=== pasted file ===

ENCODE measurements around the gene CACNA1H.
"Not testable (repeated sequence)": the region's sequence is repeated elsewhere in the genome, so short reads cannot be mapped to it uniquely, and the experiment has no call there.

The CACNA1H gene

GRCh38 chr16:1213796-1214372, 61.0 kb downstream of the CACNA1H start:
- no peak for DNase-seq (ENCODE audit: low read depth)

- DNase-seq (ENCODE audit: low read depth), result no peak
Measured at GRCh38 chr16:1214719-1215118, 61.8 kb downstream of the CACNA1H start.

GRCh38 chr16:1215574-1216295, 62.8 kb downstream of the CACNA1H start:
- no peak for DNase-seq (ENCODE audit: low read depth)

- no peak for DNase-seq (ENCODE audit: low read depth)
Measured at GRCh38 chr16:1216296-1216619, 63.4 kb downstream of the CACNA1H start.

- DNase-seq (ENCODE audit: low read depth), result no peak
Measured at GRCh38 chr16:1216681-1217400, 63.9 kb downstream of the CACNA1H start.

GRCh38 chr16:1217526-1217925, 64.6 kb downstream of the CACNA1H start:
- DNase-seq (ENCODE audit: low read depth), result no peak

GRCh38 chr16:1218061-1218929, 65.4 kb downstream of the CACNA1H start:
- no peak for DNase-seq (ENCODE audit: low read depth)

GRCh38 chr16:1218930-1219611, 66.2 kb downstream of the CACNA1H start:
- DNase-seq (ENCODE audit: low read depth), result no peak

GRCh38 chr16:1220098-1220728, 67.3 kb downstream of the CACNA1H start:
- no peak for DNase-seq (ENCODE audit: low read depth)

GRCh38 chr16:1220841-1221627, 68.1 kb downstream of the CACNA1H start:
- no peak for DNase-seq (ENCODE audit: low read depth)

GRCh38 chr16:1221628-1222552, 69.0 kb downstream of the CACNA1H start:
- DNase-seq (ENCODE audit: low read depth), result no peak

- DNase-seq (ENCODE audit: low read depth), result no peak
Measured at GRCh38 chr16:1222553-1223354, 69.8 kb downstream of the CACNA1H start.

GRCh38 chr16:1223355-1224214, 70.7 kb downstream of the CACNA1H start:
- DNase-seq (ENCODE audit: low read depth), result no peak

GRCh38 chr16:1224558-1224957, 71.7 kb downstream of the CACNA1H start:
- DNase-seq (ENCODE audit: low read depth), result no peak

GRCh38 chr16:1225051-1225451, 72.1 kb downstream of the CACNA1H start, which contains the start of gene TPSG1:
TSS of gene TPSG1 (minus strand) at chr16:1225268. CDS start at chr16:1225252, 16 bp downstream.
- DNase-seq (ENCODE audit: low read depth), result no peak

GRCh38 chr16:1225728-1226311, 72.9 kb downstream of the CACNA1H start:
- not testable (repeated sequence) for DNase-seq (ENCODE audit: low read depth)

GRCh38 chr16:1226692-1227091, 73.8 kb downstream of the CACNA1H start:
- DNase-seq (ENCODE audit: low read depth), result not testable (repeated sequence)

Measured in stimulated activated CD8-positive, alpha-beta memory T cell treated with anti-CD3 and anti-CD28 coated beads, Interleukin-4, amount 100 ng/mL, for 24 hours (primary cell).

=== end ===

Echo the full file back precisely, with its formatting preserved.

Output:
ENCODE measurements around the gene CACNA1H.
"Not testable (repeated sequence)": the region's sequence is repeated elsewhere in the genome, so short reads cannot be mapped to it uniquely, and the experiment has no call there.

The CACNA1H gene

GRCh38 chr16:1213796-1214372, 61.0 kb downstream of the CACNA1H start:
- no peak for DNase-seq (ENCODE audit: low read depth)

- DNase-seq (ENCODE audit: low read depth), result no peak
Measured at GRCh38 chr16:1214719-1215118, 61.8 kb downstream of the CACNA1H start.

GRCh38 chr16:1215574-1216295, 62.8 kb downstream of the CACNA1H start:
- no peak for DNase-seq (ENCODE audit: low read depth)

- no peak for DNase-seq (ENCODE audit: low read depth)
Measured at GRCh38 chr16:1216296-1216619, 63.4 kb downstream of the CACNA1H start.

- DNase-seq (ENCODE audit: low read depth), result no peak
Measured at GRCh38 chr16:1216681-1217400, 63.9 kb downstream of the CACNA1H start.

GRCh38 chr16:1217526-1217925, 64.6 kb downstream of the CACNA1H start:
- DNase-seq (ENCODE audit: low read depth), result no peak

GRCh38 chr16:1218061-1218929, 65.4 kb downstream of the CACNA1H start:
- no peak for DNase-seq (ENCODE audit: low read depth)

GRCh38 chr16:1218930-1219611, 66.2 kb downstream of the CACNA1H start:
- DNase-seq (ENCODE audit: low read depth), result no peak

GRCh38 chr16:1220098-1220728, 67.3 kb downstream of the CACNA1H start:
- no peak for DNase-seq (ENCODE audit: low read depth)

GRCh38 chr16:1220841-1221627, 68.1 kb downstream of the CACNA1H start:
- no peak for DNase-seq (ENCODE audit: low read depth)

GRCh38 chr16:1221628-1222552, 69.0 kb downstream of the CACNA1H start:
- DNase-seq (ENCODE audit: low read depth), result no peak

- DNase-seq (ENCODE audit: low read depth), result no peak
Measured at GRCh38 chr16:1222553-1223354, 69.8 kb downstream of the CACNA1H start.

GRCh38 chr16:1223355-1224214, 70.7 kb downstream of the CACNA1H start:
- DNase-seq (ENCODE audit: low read depth), result no peak

GRCh38 chr16:1224558-1224957, 71.7 kb downstream of the CACNA1H start:
- DNase-seq (ENCODE audit: low read depth), result no peak

GRCh38 chr16:1225051-1225451, 72.1 kb downstream of the CACNA1H start, which contains the start of gene TPSG1:
TSS of gene TPSG1 (minus strand) at chr16:1225268. CDS start at chr16:1225252, 16 bp downstream.
- DNase-seq (ENCODE audit: low read depth), result no peak

GRCh38 chr16:1225728-1226311, 72.9 kb downstream of the CACNA1H start:
- not testable (repeated sequence) for DNase-seq (ENCODE audit: low read depth)

GRCh38 chr16:1226692-1227091, 73.8 kb downstream of the CACNA1H start:
- DNase-seq (ENCODE audit: low read depth), result not testable (repeated sequence)

Measured in stimulated activated CD8-positive, alpha-beta memory T cell treated with anti-CD3 and anti-CD28 coated beads, Interleukin-4, amount 100 ng/mL, for 24 hours (primary cell).